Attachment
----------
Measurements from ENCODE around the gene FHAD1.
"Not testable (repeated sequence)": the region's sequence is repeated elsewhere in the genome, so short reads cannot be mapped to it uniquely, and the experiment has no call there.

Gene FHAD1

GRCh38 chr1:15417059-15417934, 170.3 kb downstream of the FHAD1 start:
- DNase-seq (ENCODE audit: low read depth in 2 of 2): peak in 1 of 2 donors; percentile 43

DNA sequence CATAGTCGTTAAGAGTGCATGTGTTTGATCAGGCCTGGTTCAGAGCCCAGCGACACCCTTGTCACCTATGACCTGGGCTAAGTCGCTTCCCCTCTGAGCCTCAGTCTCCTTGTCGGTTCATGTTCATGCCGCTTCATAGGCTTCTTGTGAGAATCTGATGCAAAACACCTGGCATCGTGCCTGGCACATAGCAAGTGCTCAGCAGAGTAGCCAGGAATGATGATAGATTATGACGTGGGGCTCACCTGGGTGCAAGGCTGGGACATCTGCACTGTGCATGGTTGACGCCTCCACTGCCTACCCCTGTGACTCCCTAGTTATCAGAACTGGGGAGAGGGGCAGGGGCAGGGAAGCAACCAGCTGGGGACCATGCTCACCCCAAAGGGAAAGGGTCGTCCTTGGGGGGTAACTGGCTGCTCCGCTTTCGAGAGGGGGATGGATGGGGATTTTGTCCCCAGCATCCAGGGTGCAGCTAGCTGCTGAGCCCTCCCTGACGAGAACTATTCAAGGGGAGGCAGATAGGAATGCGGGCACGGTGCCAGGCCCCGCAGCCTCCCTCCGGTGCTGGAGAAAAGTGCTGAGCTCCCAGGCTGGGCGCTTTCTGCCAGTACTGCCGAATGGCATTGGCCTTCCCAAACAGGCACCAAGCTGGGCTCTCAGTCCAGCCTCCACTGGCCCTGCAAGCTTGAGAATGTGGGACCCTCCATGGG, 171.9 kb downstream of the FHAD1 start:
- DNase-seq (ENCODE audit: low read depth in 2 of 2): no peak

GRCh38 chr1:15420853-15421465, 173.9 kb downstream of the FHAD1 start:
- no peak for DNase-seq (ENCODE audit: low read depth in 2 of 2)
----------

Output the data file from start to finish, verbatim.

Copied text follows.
Measurements from ENCODE around the gene FHAD1.
"Not testable (repeated sequence)": the region's sequence is repeated elsewhere in the genome, so short reads cannot be mapped to it uniquely, and the experiment has no call there.

Gene FHAD1

GRCh38 chr1:15417059-15417934, 170.3 kb downstream of the FHAD1 start:
- DNase-seq (ENCODE audit: low read depth in 2 of 2): peak in 1 of 2 donors; percentile 43

DNA sequence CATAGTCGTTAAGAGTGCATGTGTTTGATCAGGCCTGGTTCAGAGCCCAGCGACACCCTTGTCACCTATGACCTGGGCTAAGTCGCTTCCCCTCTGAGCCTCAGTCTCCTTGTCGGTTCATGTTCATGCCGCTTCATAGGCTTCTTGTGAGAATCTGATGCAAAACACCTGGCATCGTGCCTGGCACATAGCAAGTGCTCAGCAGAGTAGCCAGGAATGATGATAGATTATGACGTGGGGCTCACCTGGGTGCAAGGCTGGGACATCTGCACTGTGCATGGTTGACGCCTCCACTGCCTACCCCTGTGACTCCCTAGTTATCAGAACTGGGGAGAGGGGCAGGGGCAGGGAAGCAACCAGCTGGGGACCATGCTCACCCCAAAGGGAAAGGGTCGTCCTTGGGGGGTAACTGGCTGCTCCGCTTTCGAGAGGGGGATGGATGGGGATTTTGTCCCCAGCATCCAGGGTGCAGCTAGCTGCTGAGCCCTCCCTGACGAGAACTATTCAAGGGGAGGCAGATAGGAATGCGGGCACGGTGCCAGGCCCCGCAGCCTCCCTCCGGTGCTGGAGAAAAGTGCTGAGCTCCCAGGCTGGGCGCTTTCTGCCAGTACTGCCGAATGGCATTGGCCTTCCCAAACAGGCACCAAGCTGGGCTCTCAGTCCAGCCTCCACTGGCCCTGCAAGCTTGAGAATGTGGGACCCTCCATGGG, 171.9 kb downstream of the FHAD1 start:
- DNase-seq (ENCODE audit: low read depth in 2 of 2): no peak

GRCh38 chr1:15420853-15421465, 173.9 kb downstream of the FHAD1 start:
- no peak for DNase-seq (ENCODE audit: low read depth in 2 of 2)